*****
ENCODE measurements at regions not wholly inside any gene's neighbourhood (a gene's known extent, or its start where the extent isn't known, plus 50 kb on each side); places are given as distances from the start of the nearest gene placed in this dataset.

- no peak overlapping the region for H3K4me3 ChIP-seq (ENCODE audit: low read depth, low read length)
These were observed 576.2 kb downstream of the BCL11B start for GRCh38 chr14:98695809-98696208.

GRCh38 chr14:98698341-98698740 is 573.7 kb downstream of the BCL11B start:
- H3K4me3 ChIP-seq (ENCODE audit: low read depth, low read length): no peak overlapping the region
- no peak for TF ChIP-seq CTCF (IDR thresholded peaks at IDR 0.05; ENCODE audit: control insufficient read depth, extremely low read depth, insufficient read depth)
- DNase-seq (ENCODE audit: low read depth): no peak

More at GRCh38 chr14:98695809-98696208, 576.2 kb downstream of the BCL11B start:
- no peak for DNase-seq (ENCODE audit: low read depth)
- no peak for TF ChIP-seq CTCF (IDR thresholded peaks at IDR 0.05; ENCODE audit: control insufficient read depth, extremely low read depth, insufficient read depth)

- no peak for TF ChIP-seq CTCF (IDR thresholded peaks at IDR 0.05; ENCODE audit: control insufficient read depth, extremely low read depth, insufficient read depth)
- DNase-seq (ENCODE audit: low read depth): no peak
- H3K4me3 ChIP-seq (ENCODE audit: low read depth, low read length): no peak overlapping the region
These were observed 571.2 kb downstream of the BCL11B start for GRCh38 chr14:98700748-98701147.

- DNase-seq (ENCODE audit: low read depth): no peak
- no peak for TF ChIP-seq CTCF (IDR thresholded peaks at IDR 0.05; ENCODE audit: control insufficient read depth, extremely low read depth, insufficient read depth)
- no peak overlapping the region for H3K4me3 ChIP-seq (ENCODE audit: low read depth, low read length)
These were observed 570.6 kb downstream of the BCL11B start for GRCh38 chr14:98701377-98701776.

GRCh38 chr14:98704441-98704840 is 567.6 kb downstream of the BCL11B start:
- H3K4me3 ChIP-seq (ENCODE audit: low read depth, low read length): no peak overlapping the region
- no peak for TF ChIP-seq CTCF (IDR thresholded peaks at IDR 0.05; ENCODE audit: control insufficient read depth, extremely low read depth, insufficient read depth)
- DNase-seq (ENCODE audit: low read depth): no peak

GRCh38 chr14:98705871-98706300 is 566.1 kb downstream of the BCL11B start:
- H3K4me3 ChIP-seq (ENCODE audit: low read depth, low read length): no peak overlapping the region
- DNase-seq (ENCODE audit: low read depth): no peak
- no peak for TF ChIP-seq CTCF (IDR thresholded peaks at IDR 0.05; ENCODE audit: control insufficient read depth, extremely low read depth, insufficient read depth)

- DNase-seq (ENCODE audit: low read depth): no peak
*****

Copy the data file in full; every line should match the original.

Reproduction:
ENCODE measurements at regions not wholly inside any gene's neighbourhood (a gene's known extent, or its start where the extent isn't known, plus 50 kb on each side); places are given as distances from the start of the nearest gene placed in this dataset.

- no peak overlapping the region for H3K4me3 ChIP-seq (ENCODE audit: low read depth, low read length)
These were observed 576.2 kb downstream of the BCL11B start for GRCh38 chr14:98695809-98696208.

GRCh38 chr14:98698341-98698740 is 573.7 kb downstream of the BCL11B start:
- H3K4me3 ChIP-seq (ENCODE audit: low read depth, low read length): no peak overlapping the region
- no peak for TF ChIP-seq CTCF (IDR thresholded peaks at IDR 0.05; ENCODE audit: control insufficient read depth, extremely low read depth, insufficient read depth)
- DNase-seq (ENCODE audit: low read depth): no peak

More at GRCh38 chr14:98695809-98696208, 576.2 kb downstream of the BCL11B start:
- no peak for DNase-seq (ENCODE audit: low read depth)
- no peak for TF ChIP-seq CTCF (IDR thresholded peaks at IDR 0.05; ENCODE audit: control insufficient read depth, extremely low read depth, insufficient read depth)

- no peak for TF ChIP-seq CTCF (IDR thresholded peaks at IDR 0.05; ENCODE audit: control insufficient read depth, extremely low read depth, insufficient read depth)
- DNase-seq (ENCODE audit: low read depth): no peak
- H3K4me3 ChIP-seq (ENCODE audit: low read depth, low read length): no peak overlapping the region
These were observed 571.2 kb downstream of the BCL11B start for GRCh38 chr14:98700748-98701147.

- DNase-seq (ENCODE audit: low read depth): no peak
- no peak for TF ChIP-seq CTCF (IDR thresholded peaks at IDR 0.05; ENCODE audit: control insufficient read depth, extremely low read depth, insufficient read depth)
- no peak overlapping the region for H3K4me3 ChIP-seq (ENCODE audit: low read depth, low read length)
These were observed 570.6 kb downstream of the BCL11B start for GRCh38 chr14:98701377-98701776.

GRCh38 chr14:98704441-98704840 is 567.6 kb downstream of the BCL11B start:
- H3K4me3 ChIP-seq (ENCODE audit: low read depth, low read length): no peak overlapping the region
- no peak for TF ChIP-seq CTCF (IDR thresholded peaks at IDR 0.05; ENCODE audit: control insufficient read depth, extremely low read depth, insufficient read depth)
- DNase-seq (ENCODE audit: low read depth): no peak

GRCh38 chr14:98705871-98706300 is 566.1 kb downstream of the BCL11B start:
- H3K4me3 ChIP-seq (ENCODE audit: low read depth, low read length): no peak overlapping the region
- DNase-seq (ENCODE audit: low read depth): no peak
- no peak for TF ChIP-seq CTCF (IDR thresholded peaks at IDR 0.05; ENCODE audit: control insufficient read depth, extremely low read depth, insufficient read depth)

- DNase-seq (ENCODE audit: low read depth): no peak